Jesus does not give us any neat and tidy answer to the questions we ask about suffering. But, he does rule out two common attempts to deal with death and suffering. One is to blame the victim. Jesus, in no uncertain terms rejects the notion that particular incidents of suffering are God’s punishment for particular sins. But, Jesus also avoids a simple acceptance of suffering and death. There is no sentimental idea that death is to be welcomed as a release from this dying world of suffering and death. Rather, he states the obvious that we all live in a world in which death still has a sort of dominion. He warns us to turn while we can and live into the way of his life and commit to unlearning the ways of death and collaborating with the way of death.

Like the tutor sent to the dying boy, Jesus comes to teach us a new grammar. To repent is to unlearn the grammar of violence and death and learn the grammar of peace and life, to unlearn the language of greed and accumulation and learn the language of generosity, to unlearn the grammar of division and learn the grammar of reconciliation, to unlearn the language of defensive selfishness and learn the language of hospitality and love. To repent is to renounce Satan and all the spiritual forces of wickedness that rebel against God and the evil powers of this world which corrupt and destroy the creatures of God. To repent is to turn to Jesus Christ, the Prince of Peace and Lord of Life and accept him as Savior.

St. Paul warns us in this morning’s epistle that this is not a once-off thing. While we rejoice in the gift of faith, trust in the efficacy of our baptism, and give thanks for ongoing nourishment of the heavenly food of the Eucharist; we are still subject to temptation. Our ancestors in the faith who succumbed to temptation in the desert serve as a warning to us. We are still subject to the allure of evil and of idolatry. The Russian philosopher and poet, Vladimir Soloviev wrote, “Death and time have dominion on earth but you must refrain from calling them lords” and one way or another, idolatry is just that. Do not be complacent, Paul warns. Do not presume that you stand, lest you fall.

But, along with his warning, Paul offers assurance. Though it might at times feel like you are being tested beyond your endurance, know that you are not alone. God remains faithful. And this is what Jesus is saying in the parable of the unfruitful olive tree. The olive tree is way past the time of bearing fruit. The landlord wants to cut his losses by cutting down the offending tree. But the gardener encourages patience. Let us be clear here. What we have here is not an angry and impatient landlord-God who is coaxed out of destroying the tree by the gentle gardener. Many of us were taught, at one time or another, this image of a fundamentally angry God who gentle Jesus seeks to appease. But God is not opposed to himself. The “landlord” might rather be the religious leaders who were quick to judge and condemn. Or Satan, who is always ready to accuse. But the God we know – the God who is I AM – is the same God who has come in Jesus to deliver. And so, as a gardener he comes to help us – we who are unable in ourselves to help ourselves. He offers to dig around our roots to prepare for the radical change we need and desire. He offers to put manure around those roots. And this is a good thing. This is not manure as in “manure happens.” It is life giving, nourishing fertilizer. It is, ultimately, his own life given for the life of the world. The call to repent is a call to let the Gardener have his way with us that we might live his way and bear the fruit of his Spirit. It is a promise that we are not left helpless and hopeless. We need not be the dying boy. We need not be the dying girl. Sin and death need not have the final word. We can be changed.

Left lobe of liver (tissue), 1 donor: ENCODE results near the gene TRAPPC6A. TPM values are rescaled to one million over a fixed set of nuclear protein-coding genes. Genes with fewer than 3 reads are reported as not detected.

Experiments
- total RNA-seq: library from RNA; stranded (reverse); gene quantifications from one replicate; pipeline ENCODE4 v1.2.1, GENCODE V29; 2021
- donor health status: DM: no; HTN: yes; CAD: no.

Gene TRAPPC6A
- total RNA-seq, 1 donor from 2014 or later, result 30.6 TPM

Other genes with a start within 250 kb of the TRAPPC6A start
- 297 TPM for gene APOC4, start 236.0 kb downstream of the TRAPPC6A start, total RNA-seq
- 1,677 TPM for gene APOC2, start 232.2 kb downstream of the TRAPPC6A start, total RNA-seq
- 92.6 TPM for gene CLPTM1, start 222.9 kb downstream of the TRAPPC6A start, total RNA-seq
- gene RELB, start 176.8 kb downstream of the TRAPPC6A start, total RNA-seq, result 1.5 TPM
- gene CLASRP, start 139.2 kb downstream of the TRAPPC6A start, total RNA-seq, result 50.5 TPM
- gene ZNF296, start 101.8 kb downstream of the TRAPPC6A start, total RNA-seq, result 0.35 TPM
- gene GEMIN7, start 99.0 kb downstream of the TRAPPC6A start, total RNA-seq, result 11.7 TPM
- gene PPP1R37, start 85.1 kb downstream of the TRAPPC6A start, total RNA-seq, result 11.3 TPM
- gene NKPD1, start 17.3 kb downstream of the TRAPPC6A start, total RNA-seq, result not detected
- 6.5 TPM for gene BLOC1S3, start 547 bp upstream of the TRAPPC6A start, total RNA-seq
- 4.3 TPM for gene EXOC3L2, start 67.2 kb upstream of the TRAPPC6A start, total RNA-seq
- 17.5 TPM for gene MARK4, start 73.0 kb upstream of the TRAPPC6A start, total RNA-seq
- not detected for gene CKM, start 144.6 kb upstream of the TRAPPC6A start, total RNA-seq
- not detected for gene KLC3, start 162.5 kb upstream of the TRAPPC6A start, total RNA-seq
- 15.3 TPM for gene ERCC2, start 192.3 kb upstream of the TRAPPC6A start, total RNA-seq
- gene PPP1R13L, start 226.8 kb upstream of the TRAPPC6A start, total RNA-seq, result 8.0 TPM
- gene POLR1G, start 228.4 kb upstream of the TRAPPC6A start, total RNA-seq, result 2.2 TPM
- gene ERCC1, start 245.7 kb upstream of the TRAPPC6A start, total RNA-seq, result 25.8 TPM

And God desires that we be changed and live. In 2 Peter 3:9, we read, “The Lord is not slow about his promise, as some think of slowness, but is patient with you, not wanting any to perish, but all to come to repentance.” In this morning’s New York Times Magazine, there is an interview with one of my heroes, Desmond Tutu who was the Archbishop of the Anglican Church in South Africa during the last years of Apartheid. In the interview, he talks poignantly of his son, Trevor:

He’s a very gifted person, but you see a little bit how God must feel about us because he has really undermined his own life by his abuse of alcohol. When he’s not under the influence, he’s incredibly wonderful, he really is, and it makes you weep to see how he then is almost intent on destroying himself.

God feels about us the way Desmond Tutu feels for his son. We are addicted to the ways of sin and death. We need an intervention. Jesus is that intervention.

Have I any pleasure in the death of the wicked, says the Lord God, and not rather that they should turn from their ways and live? Ezekiel 18:23